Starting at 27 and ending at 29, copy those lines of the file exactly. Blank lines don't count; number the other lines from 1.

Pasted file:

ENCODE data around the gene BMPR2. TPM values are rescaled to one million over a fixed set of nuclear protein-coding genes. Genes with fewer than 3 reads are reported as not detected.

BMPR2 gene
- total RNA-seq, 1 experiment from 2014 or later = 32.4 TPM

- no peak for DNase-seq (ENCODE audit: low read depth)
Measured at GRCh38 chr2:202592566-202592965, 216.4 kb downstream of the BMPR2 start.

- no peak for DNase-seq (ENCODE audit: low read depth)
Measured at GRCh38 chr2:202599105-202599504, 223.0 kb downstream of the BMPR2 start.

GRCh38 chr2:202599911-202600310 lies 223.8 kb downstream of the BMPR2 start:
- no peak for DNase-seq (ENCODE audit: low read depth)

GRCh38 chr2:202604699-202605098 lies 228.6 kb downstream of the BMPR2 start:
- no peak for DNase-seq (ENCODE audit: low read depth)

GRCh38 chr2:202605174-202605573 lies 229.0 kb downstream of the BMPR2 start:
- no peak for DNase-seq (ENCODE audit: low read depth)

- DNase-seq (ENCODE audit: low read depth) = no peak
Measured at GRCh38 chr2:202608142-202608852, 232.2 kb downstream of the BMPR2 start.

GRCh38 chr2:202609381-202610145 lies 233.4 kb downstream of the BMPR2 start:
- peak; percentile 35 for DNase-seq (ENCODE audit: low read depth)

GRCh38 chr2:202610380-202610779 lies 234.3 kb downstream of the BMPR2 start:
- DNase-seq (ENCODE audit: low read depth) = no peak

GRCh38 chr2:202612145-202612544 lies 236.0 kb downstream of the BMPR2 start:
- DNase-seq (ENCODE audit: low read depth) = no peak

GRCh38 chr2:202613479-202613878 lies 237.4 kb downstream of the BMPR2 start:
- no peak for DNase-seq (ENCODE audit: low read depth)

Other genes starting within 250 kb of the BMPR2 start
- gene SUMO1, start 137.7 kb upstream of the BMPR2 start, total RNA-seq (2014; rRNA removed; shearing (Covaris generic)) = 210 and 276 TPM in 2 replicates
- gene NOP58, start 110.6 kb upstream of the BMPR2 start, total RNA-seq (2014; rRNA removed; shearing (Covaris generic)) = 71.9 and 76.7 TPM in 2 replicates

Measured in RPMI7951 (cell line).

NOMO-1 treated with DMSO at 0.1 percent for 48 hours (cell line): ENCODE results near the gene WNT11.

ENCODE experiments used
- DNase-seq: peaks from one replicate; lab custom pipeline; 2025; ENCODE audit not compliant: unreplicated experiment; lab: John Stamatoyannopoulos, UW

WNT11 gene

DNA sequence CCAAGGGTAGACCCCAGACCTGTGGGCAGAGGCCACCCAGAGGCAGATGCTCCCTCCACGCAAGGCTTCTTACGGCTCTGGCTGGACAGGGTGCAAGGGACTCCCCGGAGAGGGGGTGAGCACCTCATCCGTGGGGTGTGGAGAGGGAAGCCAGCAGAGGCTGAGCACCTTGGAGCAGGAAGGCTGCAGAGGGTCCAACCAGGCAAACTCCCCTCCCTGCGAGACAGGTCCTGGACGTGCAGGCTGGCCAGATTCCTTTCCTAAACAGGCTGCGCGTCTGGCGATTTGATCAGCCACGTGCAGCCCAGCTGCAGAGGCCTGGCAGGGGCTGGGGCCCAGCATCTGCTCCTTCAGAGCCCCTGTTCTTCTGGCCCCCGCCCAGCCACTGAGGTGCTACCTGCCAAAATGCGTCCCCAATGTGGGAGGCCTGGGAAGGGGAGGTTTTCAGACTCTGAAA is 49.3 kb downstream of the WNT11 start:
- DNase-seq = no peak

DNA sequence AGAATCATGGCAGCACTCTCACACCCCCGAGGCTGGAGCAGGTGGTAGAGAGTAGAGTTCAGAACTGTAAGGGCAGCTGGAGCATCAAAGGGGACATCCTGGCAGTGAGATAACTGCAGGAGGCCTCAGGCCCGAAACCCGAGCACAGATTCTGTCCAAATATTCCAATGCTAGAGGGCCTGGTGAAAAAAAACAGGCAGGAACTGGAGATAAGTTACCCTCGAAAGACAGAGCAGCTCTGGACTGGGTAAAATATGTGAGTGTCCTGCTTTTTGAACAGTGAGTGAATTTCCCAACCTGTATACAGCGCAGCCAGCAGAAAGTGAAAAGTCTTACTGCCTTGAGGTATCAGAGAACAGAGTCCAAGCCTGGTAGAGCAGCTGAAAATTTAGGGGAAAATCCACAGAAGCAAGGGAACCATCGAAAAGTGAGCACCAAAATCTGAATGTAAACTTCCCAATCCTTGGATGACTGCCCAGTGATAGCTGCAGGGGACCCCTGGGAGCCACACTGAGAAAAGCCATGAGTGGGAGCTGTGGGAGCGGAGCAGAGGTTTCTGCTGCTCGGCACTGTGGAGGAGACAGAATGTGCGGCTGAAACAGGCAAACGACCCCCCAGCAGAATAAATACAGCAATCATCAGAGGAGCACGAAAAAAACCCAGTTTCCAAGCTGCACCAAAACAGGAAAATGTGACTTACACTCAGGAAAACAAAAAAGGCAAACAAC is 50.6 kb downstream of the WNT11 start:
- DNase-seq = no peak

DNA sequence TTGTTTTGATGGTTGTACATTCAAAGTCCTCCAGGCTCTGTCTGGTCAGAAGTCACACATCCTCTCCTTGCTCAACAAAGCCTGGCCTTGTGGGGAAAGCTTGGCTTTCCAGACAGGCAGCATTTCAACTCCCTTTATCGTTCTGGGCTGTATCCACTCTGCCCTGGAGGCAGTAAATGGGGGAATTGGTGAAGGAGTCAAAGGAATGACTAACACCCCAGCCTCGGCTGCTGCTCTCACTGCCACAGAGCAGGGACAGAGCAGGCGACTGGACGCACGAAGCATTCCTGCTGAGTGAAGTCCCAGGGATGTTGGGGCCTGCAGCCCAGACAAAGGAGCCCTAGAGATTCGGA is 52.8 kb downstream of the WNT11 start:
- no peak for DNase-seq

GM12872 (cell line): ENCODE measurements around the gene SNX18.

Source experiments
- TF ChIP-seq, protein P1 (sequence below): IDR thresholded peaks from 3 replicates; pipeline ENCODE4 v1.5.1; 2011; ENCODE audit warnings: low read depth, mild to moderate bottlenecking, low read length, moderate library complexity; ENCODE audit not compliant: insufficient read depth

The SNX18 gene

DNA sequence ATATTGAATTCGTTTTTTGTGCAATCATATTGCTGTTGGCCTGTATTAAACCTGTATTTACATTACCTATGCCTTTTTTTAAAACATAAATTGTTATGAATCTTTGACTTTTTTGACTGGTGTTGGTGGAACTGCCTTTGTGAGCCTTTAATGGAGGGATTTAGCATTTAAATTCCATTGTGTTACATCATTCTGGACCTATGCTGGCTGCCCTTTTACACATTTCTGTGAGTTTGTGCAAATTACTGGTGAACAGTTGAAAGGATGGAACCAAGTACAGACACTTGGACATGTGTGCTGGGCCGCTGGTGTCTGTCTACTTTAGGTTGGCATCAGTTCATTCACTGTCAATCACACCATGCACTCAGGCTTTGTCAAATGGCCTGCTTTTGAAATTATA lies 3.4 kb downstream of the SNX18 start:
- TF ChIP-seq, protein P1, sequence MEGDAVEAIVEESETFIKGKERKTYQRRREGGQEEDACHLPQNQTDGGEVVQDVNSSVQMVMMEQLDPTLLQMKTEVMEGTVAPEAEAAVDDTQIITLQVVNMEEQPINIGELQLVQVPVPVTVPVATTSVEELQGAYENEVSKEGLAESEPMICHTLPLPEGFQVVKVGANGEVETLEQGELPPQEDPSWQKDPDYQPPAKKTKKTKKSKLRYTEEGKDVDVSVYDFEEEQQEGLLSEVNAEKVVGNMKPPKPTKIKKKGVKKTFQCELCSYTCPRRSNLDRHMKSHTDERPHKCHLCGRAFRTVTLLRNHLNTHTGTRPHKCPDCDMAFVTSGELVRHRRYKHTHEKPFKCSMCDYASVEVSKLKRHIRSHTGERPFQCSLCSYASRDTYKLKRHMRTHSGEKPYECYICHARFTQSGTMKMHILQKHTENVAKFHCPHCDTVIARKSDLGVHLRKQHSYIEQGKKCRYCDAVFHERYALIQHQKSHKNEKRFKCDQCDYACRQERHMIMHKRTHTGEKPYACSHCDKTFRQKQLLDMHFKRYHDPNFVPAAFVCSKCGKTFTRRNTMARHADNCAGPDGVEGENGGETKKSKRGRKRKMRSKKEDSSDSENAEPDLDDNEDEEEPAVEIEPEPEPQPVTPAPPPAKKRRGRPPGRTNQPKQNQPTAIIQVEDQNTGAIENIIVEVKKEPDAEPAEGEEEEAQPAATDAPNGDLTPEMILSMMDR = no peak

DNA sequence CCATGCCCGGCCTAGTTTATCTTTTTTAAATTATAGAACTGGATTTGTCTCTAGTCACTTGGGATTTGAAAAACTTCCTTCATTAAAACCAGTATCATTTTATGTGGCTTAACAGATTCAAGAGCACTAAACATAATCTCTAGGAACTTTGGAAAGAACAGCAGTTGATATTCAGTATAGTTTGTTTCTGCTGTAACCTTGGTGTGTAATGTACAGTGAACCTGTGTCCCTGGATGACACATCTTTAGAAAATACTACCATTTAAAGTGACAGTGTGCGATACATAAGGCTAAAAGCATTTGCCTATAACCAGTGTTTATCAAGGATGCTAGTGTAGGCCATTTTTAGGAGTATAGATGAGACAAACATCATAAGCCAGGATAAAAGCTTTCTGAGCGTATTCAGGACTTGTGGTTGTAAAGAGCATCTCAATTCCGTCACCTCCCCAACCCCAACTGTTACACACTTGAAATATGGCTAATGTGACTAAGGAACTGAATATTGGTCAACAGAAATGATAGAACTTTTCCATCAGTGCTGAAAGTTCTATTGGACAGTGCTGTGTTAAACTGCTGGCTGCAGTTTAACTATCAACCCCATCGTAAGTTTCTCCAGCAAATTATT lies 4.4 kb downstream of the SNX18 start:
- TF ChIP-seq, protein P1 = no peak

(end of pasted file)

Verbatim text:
Measured in RPMI7951 (cell line).

NOMO-1 treated with DMSO at 0.1 percent for 48 hours (cell line): ENCODE results near the gene WNT11.

ENCODE experiments used